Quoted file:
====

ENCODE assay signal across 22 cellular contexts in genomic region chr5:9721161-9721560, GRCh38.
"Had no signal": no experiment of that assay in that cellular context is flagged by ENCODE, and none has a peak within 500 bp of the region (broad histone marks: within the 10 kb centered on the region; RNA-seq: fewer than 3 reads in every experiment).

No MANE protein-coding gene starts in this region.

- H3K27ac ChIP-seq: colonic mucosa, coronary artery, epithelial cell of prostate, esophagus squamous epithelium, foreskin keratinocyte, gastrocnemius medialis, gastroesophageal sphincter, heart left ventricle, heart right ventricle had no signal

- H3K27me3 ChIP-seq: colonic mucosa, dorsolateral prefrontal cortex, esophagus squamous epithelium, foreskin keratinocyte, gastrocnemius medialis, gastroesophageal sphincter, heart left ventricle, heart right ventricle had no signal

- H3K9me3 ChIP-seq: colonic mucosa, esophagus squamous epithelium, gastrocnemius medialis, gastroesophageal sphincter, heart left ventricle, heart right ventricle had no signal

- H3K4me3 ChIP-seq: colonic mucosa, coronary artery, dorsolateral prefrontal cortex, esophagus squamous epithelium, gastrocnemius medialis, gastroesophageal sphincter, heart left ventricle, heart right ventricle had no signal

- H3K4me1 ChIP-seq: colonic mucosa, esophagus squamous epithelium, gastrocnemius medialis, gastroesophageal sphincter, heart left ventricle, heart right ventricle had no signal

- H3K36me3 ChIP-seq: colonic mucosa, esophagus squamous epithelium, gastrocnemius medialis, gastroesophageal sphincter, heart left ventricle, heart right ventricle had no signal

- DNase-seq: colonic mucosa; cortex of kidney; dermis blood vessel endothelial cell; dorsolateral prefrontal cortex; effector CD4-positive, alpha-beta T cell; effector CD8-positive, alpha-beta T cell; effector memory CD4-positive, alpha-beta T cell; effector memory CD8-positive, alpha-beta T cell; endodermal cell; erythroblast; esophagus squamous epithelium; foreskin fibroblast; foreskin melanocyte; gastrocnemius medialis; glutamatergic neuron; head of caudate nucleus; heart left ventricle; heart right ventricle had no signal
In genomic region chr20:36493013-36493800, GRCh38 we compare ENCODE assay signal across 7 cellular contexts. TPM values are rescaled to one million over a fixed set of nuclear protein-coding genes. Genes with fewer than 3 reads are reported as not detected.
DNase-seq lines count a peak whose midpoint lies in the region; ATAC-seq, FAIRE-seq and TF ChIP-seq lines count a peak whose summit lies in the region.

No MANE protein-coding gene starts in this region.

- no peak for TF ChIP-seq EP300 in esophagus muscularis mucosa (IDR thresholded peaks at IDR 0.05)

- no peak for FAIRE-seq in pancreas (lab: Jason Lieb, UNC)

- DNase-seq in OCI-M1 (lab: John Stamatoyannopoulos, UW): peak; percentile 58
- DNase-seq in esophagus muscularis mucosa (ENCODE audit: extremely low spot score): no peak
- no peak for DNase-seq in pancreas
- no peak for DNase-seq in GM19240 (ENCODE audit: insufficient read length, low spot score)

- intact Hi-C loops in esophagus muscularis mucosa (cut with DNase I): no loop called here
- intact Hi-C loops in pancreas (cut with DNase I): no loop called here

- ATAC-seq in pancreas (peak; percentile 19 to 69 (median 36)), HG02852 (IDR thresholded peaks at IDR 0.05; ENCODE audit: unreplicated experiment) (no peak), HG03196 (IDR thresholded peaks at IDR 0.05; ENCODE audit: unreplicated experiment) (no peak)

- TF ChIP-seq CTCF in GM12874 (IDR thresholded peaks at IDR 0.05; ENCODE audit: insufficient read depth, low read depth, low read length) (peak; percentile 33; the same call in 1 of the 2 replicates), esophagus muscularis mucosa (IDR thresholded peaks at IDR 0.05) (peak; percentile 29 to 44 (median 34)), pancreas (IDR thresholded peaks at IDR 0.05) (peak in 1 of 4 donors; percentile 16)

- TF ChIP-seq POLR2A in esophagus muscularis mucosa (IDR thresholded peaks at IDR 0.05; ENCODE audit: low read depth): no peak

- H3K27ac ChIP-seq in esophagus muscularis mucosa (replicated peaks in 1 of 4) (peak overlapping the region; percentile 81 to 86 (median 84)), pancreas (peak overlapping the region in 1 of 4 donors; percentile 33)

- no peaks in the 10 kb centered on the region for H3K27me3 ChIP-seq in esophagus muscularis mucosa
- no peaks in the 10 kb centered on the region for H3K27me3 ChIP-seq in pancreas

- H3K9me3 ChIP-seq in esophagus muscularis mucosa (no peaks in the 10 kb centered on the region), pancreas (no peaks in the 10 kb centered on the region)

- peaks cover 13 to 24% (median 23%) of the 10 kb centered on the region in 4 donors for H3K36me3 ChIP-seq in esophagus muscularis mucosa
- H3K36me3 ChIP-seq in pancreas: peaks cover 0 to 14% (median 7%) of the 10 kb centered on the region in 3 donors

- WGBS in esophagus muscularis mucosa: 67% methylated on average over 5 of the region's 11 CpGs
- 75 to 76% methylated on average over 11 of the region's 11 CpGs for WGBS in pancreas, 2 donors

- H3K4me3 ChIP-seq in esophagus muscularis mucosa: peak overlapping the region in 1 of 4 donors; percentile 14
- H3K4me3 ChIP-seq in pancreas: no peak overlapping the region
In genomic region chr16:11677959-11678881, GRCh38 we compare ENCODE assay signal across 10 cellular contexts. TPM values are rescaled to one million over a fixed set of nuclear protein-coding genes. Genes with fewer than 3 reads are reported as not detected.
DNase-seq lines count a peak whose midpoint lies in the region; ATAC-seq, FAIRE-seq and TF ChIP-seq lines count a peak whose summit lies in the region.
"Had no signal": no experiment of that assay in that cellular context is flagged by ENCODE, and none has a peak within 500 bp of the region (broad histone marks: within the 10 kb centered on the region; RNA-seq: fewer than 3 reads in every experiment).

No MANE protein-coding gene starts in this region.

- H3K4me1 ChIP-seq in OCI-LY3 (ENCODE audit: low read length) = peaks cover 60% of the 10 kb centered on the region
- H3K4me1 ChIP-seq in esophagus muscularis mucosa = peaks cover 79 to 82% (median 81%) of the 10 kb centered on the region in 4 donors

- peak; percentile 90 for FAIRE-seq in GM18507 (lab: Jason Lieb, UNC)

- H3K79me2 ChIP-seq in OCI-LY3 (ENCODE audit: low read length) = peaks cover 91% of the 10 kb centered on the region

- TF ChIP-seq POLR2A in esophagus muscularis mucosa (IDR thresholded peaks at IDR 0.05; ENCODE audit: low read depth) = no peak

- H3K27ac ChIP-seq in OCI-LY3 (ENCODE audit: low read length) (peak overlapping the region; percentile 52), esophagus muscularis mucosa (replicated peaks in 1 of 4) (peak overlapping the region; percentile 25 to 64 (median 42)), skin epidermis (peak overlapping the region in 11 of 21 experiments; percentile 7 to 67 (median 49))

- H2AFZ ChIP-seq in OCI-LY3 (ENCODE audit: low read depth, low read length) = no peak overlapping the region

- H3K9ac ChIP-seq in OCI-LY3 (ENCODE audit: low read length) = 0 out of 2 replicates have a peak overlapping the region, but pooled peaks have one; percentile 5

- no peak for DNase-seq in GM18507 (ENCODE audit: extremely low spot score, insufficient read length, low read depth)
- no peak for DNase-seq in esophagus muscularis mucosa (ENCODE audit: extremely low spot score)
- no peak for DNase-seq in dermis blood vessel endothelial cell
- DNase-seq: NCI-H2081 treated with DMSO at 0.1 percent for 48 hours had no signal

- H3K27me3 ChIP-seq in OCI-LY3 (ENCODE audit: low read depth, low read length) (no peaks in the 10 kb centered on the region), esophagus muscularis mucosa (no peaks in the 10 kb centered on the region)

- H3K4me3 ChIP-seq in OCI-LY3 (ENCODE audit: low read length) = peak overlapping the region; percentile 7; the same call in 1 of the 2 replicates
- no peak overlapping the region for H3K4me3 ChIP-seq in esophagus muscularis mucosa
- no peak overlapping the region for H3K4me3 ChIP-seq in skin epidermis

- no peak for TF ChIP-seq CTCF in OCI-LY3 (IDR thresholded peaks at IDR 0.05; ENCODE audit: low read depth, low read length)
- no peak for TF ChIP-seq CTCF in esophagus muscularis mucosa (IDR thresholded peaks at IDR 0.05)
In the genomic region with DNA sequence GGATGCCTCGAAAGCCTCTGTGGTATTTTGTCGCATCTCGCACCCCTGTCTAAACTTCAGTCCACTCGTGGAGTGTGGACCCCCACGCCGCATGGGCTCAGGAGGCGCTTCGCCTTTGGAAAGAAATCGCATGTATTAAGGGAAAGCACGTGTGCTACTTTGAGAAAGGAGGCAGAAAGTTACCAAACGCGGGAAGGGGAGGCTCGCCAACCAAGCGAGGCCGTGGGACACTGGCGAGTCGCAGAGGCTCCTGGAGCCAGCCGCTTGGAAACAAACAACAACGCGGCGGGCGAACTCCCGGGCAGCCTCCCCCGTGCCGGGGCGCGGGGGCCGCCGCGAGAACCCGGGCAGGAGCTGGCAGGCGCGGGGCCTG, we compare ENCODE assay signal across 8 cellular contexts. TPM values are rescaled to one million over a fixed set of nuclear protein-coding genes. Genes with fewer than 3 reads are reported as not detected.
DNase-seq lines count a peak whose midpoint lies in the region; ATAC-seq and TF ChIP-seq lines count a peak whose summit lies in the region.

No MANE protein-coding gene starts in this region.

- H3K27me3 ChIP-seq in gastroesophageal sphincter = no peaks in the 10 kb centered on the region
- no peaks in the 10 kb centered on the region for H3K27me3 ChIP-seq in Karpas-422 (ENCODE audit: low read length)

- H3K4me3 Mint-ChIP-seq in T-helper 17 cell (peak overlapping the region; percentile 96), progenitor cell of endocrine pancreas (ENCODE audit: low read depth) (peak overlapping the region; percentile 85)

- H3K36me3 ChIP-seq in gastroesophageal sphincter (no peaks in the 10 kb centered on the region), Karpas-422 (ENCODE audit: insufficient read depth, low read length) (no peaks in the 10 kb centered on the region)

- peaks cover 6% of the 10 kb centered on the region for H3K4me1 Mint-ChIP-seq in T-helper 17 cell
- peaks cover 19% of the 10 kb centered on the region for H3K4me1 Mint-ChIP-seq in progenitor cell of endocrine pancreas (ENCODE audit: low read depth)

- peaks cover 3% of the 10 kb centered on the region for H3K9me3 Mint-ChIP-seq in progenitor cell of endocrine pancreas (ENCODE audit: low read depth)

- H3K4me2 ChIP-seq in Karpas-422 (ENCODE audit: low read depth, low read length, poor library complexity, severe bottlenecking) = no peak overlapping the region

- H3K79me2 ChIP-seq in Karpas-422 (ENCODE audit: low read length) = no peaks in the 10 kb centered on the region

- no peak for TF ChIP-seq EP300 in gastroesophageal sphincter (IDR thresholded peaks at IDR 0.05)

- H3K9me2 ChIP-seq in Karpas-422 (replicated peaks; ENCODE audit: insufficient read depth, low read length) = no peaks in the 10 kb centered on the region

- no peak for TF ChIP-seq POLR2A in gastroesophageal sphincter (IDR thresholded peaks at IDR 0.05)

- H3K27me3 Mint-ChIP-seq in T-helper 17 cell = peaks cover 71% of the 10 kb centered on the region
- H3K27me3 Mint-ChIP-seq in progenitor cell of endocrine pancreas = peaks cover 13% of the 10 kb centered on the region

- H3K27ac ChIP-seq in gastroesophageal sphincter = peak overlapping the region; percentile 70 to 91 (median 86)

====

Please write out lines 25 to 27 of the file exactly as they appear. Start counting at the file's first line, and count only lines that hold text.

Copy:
- H3K27ac ChIP-seq in esophagus muscularis mucosa (replicated peaks in 1 of 4) (peak overlapping the region; percentile 81 to 86 (median 84)), pancreas (peak overlapping the region in 1 of 4 donors; percentile 33)

- no peaks in the 10 kb centered on the region for H3K27me3 ChIP-seq in esophagus muscularis mucosa
- no peaks in the 10 kb centered on the region for H3K27me3 ChIP-seq in pancreas